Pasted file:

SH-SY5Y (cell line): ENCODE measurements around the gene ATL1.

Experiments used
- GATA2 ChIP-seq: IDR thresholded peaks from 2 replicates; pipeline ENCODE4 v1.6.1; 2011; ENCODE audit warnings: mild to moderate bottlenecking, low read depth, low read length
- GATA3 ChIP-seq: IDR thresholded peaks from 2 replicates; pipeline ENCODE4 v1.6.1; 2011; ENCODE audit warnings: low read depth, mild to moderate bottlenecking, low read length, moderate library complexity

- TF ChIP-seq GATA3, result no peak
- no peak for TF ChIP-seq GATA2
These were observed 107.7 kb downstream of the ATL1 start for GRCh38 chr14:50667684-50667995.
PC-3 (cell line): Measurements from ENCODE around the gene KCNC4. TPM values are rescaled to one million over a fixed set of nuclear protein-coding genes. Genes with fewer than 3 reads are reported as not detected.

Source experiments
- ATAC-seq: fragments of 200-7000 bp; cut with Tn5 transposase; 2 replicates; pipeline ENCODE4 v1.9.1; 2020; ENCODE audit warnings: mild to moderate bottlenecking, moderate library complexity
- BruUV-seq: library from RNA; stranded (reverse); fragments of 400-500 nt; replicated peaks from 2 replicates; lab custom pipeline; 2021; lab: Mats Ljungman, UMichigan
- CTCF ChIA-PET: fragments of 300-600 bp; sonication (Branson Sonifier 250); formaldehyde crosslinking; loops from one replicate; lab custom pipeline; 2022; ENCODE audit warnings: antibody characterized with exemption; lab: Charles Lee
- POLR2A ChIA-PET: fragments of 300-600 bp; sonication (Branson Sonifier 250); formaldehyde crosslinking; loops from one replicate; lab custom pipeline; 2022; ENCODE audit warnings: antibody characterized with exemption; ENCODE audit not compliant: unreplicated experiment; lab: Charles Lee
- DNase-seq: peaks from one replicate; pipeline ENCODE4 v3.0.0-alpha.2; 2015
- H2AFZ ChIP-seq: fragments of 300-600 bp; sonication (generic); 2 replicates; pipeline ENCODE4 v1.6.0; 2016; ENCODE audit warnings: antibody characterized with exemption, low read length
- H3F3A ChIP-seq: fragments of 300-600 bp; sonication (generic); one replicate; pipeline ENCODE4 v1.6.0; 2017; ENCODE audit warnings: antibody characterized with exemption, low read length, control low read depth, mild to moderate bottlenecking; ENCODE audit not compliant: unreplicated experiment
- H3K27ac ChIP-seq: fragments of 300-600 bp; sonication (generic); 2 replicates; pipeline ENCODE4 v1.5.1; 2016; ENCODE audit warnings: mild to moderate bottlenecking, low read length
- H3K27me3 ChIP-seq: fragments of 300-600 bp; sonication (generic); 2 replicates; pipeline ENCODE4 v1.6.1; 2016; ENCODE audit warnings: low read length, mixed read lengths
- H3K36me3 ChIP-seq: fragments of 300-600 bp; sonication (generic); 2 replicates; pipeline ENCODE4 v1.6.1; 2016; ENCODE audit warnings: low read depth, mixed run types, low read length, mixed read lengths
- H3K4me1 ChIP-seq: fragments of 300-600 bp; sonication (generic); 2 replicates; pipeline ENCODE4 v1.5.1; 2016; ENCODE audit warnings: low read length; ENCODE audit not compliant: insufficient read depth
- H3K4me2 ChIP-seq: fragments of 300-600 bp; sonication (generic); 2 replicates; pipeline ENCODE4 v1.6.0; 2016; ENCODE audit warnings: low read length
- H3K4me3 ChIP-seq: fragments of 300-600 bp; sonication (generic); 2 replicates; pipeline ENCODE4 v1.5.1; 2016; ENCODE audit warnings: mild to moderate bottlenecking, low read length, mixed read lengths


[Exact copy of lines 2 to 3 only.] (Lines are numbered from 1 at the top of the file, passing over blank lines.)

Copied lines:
Experiments used
- GATA2 ChIP-seq: IDR thresholded peaks from 2 replicates; pipeline ENCODE4 v1.6.1; 2011; ENCODE audit warnings: mild to moderate bottlenecking, low read depth, low read length